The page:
Global Economic Woes Having Little Effect On Mobile Phone Market But Other Factors Could
In 2013 LTE will become a commercial reality in many more countries, but will have limited economic impact in the next 12 months. Some European countries and emerging markets in Latin America are set to launch LTE, as well as countries in South-East Asia via the Asia–Pacific band plan. Some developed markets such as the United States will also start to test LTE-Advanced and take advantage of features such as carrier aggregation to craft larger channels for higher-speed services.
However, the immediate economic impact of LTE will be limited in countries where it has been priced as a premium product and the economy remains sluggish (for example, Italy and Spain). The industry will also realize that consumers are unwilling to pay a premium for LTE mobile broadband, and that this service will not compete with next-generation fixed access. It will provide a complement to fixed access, both in urban areas as part of bundled service solutions, and in rural areas where fixed access is not available.
In 2012, operators responded to short message service (SMS) cannibalization by launching rich communication suite-enhanced (RCS-e) services, followed by a number of over-the-top (OTT) services. In the next 12 months, competition will intensify as social media giants such as Facebook enter the market. Analysys Mason forecasts that European operator revenue from messaging will decline by 34 per cent in the next four years, from EUR 28 billion in 2011 to EUR 18.6 billion in 2017.
The first voice-over-LTE (VoLTE) services came to the market in 2012. Though widespread commercial deployments are still some way off, operators will need to make some tough decisions about the future of their voice services. Potential cost savings are currently driving the Internet Protocol multimedia subsystem (IMS) investment case, but revenue implications are uncertain, and a clear vision for how voice services should evolve in an LTE world has yet to be articulated. HTML5/WebRTC will further stimulate the debate about whether “voice is just an application”.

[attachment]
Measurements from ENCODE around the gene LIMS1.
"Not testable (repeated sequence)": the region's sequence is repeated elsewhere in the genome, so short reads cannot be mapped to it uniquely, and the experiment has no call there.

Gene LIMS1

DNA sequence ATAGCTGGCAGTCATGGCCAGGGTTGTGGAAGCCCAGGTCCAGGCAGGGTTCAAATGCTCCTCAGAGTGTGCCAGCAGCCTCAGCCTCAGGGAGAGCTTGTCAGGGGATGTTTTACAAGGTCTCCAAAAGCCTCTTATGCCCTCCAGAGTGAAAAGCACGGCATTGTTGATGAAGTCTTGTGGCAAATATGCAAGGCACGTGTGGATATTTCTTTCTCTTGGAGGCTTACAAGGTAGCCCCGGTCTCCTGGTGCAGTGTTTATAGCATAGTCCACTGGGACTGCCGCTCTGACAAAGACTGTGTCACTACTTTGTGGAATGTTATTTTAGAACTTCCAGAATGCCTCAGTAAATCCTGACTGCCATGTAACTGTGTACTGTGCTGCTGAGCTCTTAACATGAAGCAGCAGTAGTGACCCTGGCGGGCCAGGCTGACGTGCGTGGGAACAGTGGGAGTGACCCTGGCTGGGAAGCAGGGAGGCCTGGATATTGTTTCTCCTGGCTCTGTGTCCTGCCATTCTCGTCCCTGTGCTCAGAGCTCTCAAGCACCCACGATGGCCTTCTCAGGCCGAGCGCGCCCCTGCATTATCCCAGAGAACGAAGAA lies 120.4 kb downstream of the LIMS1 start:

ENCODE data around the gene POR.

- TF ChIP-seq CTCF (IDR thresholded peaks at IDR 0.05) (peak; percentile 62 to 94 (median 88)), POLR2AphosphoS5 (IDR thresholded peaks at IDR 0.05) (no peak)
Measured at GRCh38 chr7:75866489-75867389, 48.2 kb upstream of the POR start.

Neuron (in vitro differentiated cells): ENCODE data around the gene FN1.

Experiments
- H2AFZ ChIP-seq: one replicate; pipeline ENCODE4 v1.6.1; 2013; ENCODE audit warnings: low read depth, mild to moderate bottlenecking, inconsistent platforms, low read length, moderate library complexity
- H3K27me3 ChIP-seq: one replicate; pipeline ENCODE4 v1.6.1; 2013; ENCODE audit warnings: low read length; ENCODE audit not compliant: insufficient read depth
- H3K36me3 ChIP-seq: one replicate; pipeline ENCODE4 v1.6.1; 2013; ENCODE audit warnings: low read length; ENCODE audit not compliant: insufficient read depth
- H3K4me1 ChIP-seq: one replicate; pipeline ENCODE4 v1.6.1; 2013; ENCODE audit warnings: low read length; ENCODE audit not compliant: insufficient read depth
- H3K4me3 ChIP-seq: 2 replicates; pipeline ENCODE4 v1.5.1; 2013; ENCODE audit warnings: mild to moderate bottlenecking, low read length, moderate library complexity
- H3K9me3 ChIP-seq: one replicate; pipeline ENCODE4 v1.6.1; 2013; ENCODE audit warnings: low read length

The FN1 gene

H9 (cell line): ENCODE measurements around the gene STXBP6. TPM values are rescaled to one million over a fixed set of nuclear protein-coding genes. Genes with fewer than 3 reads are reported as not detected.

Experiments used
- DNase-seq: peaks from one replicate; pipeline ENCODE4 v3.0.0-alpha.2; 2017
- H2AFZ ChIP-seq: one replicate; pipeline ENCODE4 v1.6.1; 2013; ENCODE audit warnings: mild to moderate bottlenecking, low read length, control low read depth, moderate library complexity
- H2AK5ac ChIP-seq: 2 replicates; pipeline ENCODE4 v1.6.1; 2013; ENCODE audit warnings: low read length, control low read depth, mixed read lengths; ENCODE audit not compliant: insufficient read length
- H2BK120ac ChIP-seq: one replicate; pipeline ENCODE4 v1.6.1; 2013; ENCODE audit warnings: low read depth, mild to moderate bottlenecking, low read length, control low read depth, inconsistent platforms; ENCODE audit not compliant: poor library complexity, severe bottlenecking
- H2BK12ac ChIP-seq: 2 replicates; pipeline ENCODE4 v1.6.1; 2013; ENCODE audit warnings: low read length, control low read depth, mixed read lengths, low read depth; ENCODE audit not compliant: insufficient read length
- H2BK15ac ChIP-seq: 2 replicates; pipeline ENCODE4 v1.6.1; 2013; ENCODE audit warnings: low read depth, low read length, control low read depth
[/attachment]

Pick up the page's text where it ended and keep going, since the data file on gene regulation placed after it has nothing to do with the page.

The smartphone market will continue to grow, but the rate at which it grows will be markedly slower than in previous years. The number of smartphone shipments worldwide will grow from 691 million in 2012 to 869 million in 2013. However, the rate of growth in the number of new smartphone connections will significantly decline. Having decreased from 39 per cent in 2011 to 29 per cent in 2012, this growth rate will decline further to 20 per cent in 2013.
There will be continued, incremental development in the market share of the smartphone operating system (OS). In the next 12 months, both Android and iOS are predicted to marginally grow their share of smartphone sales worldwide (from 56.4 per cent to 58.1 per cent, and from 21.5 per cent to 22 per cent, respectively). However, Symbian’s market share for sales is projected to fall from 5.9 per cent to 2.7 per cent.
Traditional television will be under more pressure, OTT/connected television and non-linear television will continue to force broadcasters and pay-TV and telecommunication operators to rethink their strategies. The take-up of paid-for OTT video services in the United States and Canada will more than double to 53.1 million households between 2012 and 2017, representing 37.4 per cent of households.
In Europe, the take-up of paid-for OTT video services reached an estimated 2.3 million households in 2012, representing a mere 0.7 per cent of households and is expected to increase to 32.2 million, or 10 per cent of households, in 2017. Compared with the United States and Canada, growth in Europe will continue to be constrained by a lower propensity to pay for video services, because of the widespread availability of high-quality free content from public broadcasters.
Wi-Fi to the rescue as small-cell/service-provider Wi-Fi solutions will address mobile operators’ needs for dense urban wireless coverage and capacity, but limited backhaul availability, standards maturity and solution costs will blunt major deployments until late 2013 or early 2014. LTE 2600 will emerge as a key option for small-cell spectrum, and will gain network and device support to address the capacity needs of developed-market operators, complemented by growth in 5 GHz Wi-Fi deployments, which will provide improved Wi-Fi performance.
Service-provider Wi-Fi solutions based on HotSpot 2.0 and devices supporting Passpoint 2.0 will come to market in late 2013, helping to bridge the gap between cellular networks and the emerging “carrier grade” Wi-Fi service. Operators will also start to look at providing various grades of service (cellular, service provider Wi-Fi and “best effort” Wi-Fi) to help differentiate their service and brand, as well as support monetization of the wireless experience.